Better health care for more people depends on blending sustained political will with technical expertise. The current momentum around universal health coverage in low-income countries can only realize its potential if donors invest in just that combination, advancing the integration of evidence into high-level decisions while strengthening the ability of civil society to hold governments accountable for their commitments.
The World Health Organization defines universal health coverage as a concept that means “people receive the health services they need without suffering financial hardship.” The concept underpins the organization and financing of health care in many rich countries (other than the United States), but has been advanced for all countries as a branded idea for more than ten years, principally with funding from the Rockefeller Foundation. The idea reached a milestone at the UN General Assembly in 2019 when UN member states adopted a high-level declaration [PDF], agreeing to pursue universal health coverage as a central priority.
In 2019 UN member states adopted a high-level declaration to pursue universal health coverage as a central priority
The global agreement is the most recent sign of a wave of ambition around expanding affordable care that focuses on both major health conditions and financial risks to individuals and families. The governments of Uganda, Tanzania, Kenya, Ghana, and Senegal—and many low-income and lower-middle-income countries—have followed the lead of Mexico and other middle-income countries, declaring that they will orient their health policies so that people across the economic continuum are able to obtain quality care without having to impoverish themselves or go into debt.
At a high level, the political will seems to be there. Who wouldn’t want to promise good health and protection from catastrophic spending? But talk is cheap and health care is not. Translating promises into services that respond to citizens’ needs—particularly the needs of economically marginalized people—is a huge lift. To support that effort, donors in the health sector can focus on helping to design the benefits package and strengthening the ability of civil society organizations to keep governments honest about whether they’re delivering it.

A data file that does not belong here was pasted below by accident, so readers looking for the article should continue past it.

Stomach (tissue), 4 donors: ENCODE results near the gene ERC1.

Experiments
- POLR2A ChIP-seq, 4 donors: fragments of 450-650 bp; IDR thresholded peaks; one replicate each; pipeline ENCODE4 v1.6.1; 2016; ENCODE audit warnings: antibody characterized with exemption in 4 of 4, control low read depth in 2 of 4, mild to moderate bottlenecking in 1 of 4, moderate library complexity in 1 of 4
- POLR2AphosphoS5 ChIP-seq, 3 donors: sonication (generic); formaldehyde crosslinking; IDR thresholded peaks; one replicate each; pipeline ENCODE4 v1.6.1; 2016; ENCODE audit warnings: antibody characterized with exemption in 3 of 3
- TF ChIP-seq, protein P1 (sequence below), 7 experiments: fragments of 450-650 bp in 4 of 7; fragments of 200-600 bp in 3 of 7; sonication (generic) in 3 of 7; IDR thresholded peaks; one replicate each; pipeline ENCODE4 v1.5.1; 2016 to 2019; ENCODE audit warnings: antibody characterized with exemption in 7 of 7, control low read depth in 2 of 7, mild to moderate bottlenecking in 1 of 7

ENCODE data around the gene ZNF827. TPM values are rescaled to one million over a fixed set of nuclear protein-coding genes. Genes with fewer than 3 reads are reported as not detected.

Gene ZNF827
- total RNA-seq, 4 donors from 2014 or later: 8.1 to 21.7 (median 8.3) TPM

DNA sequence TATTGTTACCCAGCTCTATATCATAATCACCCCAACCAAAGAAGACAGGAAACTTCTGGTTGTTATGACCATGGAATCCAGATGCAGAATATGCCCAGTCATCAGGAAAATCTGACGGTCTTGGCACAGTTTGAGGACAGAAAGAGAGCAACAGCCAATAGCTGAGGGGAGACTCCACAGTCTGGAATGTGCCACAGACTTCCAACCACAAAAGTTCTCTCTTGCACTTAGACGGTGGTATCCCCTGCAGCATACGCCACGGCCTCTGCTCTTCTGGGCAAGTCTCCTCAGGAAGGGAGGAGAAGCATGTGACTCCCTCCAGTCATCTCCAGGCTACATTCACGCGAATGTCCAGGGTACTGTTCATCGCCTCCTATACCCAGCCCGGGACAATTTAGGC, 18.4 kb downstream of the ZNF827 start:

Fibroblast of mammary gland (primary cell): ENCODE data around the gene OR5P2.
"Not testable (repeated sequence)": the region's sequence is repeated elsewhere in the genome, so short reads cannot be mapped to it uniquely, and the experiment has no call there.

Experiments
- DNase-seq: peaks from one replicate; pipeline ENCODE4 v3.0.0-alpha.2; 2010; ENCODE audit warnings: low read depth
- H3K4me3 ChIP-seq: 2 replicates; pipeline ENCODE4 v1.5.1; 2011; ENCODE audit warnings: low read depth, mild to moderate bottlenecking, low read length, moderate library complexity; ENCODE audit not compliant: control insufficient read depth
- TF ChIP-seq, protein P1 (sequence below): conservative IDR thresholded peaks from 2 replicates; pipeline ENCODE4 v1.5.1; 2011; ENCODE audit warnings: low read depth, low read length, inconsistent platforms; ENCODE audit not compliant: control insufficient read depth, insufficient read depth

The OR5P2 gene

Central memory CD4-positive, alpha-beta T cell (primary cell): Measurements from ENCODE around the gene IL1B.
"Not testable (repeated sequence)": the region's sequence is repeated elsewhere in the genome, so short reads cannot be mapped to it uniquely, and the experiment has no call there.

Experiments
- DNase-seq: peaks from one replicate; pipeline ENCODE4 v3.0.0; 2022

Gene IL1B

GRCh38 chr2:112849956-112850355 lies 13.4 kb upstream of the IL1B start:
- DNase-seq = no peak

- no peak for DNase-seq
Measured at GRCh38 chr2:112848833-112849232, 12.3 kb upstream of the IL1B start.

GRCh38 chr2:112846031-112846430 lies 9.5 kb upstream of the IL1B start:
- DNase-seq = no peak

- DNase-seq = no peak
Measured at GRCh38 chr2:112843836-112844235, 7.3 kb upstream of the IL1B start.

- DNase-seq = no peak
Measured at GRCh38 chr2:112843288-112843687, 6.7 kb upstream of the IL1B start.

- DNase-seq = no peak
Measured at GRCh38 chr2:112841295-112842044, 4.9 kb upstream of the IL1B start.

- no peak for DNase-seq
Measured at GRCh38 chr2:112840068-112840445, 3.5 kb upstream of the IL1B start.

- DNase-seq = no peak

Because no government can afford every possible health service for every citizen, tradeoffs have to be made
A benefits package should spell out what available services are guaranteed to which people. It says, for instance, how many prenatal visits a pregnant woman will receive, how many well-child visits her sons and daughters are entitled to, and what sort of treatment for both common and rare ailments are guaranteed to be provided without overwhelming cost. A benefits package isn’t a list of all possible care, or even all desirable care; it’s a list of the interventions and services that people can count on receiving—and count on being paid for by someone else if needed. That “someone else” in most cases is the government, either through direct service provision or through a public insurance program. It is that list, and all the delivery and financing mechanisms that need to be in place to make it available in the real world, that links politicians’ lofty words to the true promise of universal health coverage.
Arriving at a benefits package that is right for a given country is a task that includes negotiation around a society’s values, paired with iterative analytic work. Because no government can afford every possible health service for every citizen, tradeoffs have to be made. Do we place more value on the health of the young or the elderly? Do we want to provide care that will maximize life spans or enhance quality of life? And that’s just the start of the values-laden questions that have to be addressed. But those values questions can—and must—be informed by empirical analysis, and that requires strengthening the muscle of evidence-informed policymaking.
The data- and evidence-intensive questions that pop up when defining a benefit package include:
- What are the health needs of our people? How are they distributed by age, sex, region, economic status, and other characteristic? A range of data from censuses, demographic and health surveys, and special studies are needed to answer these questions.